Correction to This Article
A Jan. 1 Business article on economic forecasts for 2006 incorrectly described changes in bond yields that resulted in an "inverted yield curve." In the last week of December, the yield on two-year Treasury bonds rose above that of 10-year bonds, not the other way around.

Out on the Horizon

By Neil Irwin
Washington Post Staff Writer
Sunday, January 1, 2006

A year ago, the overwhelming consensus of economic analysts was that the U.S. economy would grow strongly in 2005.

But if you had told those forecasters about some of the challenges the nation would face in the past year -- the destruction of a major city, gasoline prices that for a time hit $3 a gallon, a slowing in the housing market late in the year -- you likely would have persuaded them to predict a year of weaker growth.

You would have persuaded them wrong. The consensus turned out to be exactly right, as the nation's total output looks to have grown by about 3.7 percent over the course of the year, despite the headwinds.

There's a lesson in that as forecasters try to figure out what the economy will do in 2006. One can never be sure what will fill the business pages next year (a big hedge fund collapse? a General Motors bankruptcy?). What one can do is try to understand the underlying trends in the economy, the big, slow-moving forces that shape the nation's collective financial prospects. Think of the U.S. economy as a tanker ship, constantly buffeted by waves and wind -- this oil price spike, that currency devaluation -- but changing direction only gradually and when bigger economic forces are at work.

So what underlying path is the economy on for 2006? Forecasters generally believe it is going to grow at a healthy pace, though slightly slower than in 2005. Economists at Lehman Brothers Holdings Inc., the investment firm, expect sufficiently smooth sailing that they illustrated their 2006 forecast with a photo of a sailboat moving across placid waters. Their outlook reflects the consensus view.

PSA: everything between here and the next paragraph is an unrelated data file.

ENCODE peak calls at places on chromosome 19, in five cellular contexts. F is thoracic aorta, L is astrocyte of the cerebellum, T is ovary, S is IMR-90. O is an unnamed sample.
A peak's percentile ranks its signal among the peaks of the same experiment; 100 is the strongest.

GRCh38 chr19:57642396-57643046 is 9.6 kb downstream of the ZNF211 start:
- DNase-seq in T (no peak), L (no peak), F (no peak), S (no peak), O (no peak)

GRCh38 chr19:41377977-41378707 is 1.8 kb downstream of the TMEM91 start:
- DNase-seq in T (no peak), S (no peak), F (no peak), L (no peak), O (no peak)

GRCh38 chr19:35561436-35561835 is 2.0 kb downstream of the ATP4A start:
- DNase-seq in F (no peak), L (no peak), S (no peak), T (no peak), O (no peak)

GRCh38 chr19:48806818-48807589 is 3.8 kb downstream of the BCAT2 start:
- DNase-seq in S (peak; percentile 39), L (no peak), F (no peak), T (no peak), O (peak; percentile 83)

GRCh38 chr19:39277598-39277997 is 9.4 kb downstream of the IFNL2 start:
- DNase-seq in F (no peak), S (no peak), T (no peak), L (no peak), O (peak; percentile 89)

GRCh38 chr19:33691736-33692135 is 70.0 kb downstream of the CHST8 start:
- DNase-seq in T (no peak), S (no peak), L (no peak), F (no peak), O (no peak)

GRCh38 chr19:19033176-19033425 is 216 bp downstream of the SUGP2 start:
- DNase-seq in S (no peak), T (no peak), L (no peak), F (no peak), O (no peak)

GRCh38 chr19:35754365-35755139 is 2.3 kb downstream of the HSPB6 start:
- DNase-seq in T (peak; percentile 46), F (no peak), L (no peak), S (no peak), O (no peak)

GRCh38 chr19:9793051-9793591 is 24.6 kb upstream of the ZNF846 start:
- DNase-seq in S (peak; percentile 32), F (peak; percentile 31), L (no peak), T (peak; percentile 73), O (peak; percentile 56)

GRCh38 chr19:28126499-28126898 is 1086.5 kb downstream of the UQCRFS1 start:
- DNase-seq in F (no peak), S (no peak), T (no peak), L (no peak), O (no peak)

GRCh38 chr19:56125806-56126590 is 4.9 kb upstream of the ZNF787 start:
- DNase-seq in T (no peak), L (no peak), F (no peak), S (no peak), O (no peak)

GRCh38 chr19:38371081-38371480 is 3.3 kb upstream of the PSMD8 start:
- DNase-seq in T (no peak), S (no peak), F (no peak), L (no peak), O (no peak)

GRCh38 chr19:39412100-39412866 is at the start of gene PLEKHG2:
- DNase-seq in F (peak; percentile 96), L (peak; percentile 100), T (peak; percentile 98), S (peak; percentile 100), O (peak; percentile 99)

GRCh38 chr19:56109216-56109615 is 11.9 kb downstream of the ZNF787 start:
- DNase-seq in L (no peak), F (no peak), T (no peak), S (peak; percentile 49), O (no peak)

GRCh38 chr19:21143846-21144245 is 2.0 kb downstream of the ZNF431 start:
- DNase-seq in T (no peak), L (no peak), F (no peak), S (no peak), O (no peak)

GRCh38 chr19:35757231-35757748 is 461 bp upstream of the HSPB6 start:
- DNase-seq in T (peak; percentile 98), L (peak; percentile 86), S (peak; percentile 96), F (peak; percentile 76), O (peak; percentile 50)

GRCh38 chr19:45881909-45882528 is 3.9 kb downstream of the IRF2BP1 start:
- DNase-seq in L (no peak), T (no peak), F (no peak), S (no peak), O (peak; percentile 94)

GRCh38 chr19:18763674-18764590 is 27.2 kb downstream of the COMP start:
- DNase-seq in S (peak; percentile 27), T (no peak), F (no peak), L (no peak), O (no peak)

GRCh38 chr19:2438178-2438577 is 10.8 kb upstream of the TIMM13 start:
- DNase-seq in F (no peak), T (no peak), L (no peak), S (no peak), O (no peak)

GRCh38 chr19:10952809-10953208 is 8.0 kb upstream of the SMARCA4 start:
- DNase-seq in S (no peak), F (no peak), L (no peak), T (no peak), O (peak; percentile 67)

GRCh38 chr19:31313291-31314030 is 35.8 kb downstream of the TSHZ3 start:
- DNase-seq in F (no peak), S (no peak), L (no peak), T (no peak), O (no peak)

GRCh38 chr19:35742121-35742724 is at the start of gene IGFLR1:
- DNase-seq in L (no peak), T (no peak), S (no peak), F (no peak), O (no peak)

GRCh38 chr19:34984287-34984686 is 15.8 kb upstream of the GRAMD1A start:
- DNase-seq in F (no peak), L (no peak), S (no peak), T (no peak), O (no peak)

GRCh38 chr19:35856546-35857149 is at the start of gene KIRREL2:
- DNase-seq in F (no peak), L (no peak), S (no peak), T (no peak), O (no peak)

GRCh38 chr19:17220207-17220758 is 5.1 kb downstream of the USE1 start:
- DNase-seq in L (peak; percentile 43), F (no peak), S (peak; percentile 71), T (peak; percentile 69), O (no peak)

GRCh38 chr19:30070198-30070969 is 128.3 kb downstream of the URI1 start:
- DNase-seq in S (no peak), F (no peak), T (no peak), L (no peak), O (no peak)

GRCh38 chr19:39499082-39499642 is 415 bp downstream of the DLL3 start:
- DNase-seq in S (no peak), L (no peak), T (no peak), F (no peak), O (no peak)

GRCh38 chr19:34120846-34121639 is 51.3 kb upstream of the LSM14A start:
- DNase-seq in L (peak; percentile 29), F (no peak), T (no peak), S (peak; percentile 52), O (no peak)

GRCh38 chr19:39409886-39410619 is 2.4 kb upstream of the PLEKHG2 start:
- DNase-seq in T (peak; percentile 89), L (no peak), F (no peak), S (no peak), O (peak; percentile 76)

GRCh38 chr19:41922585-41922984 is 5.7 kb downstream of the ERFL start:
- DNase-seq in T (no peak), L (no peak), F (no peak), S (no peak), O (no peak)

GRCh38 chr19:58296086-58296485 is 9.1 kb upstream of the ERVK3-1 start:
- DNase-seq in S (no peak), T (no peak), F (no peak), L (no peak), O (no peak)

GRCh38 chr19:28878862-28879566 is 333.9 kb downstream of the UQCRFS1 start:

The Bond Market Association surveyed economists at 29 member firms, mostly big investment companies. They expect gross domestic product, which measures the value of all goods and services produced in the United States, to grow 3.4 percent next year -- reasonably strong by historical standards, but down three-tenths of a percentage point from 2005.

That doesn't mean the economic outlook is all sunshine and sailboats. Economists see a slumping housing market to be the biggest risk for the economy in 2006, as interest rates rise and housing supply rises to meet -- and, increasingly, exceed -- demand. Just last week, the National Association of Realtors said that the number of homes on the market rose to its highest level in more than a year. The consensus of the economists surveyed was that the number of existing homes sold will drop 6 percent to 6.7 million, and that the number of houses builders start building and the number of new-home sales will also fall.

"Clearly the slowdown in housing will mean slower growth in the overall economy," said Nigel Gault, an economist at consulting firm Global Insight Inc. "The big question mark is how much damage there will be."

The answer may depend on just how much the steady growth in recent years has depended on housing. It would appear to be a lot. Economists at Wells Fargo & Co. analyzed job growth since 2001 and found that half of the nation's new jobs have been in fields tied to housing -- real estate agents, mortgage brokers, construction workers and the like. And booming housing prices appear to be a major factor in the rapid climb of Americans' spending in recent years, which many economists argue has been enabled by cash-out refinancings, home equity loans and a sense that they need not save because their homes made them worth so much on paper.

With all those factors in play, Moody's Inc., an economic consultancy, estimates the booming housing market added 1 percentage point to economic growth in 2005.

"Unfortunately," writes Lehman Brothers economist Ethan Harris in a report, "the housing boom and the spending it fuels is unsustainable."

If the slower housing market has a worse impact on the overall economy than mainstream economists forecast, it could even spell the end of the four-year economic expansion. Mark Zandi, chief economist at, figures the probability of a recession in 2006 is 10 percent, given the strong momentum in the economy. But he raises the likelihood to 20 percent for 2007.

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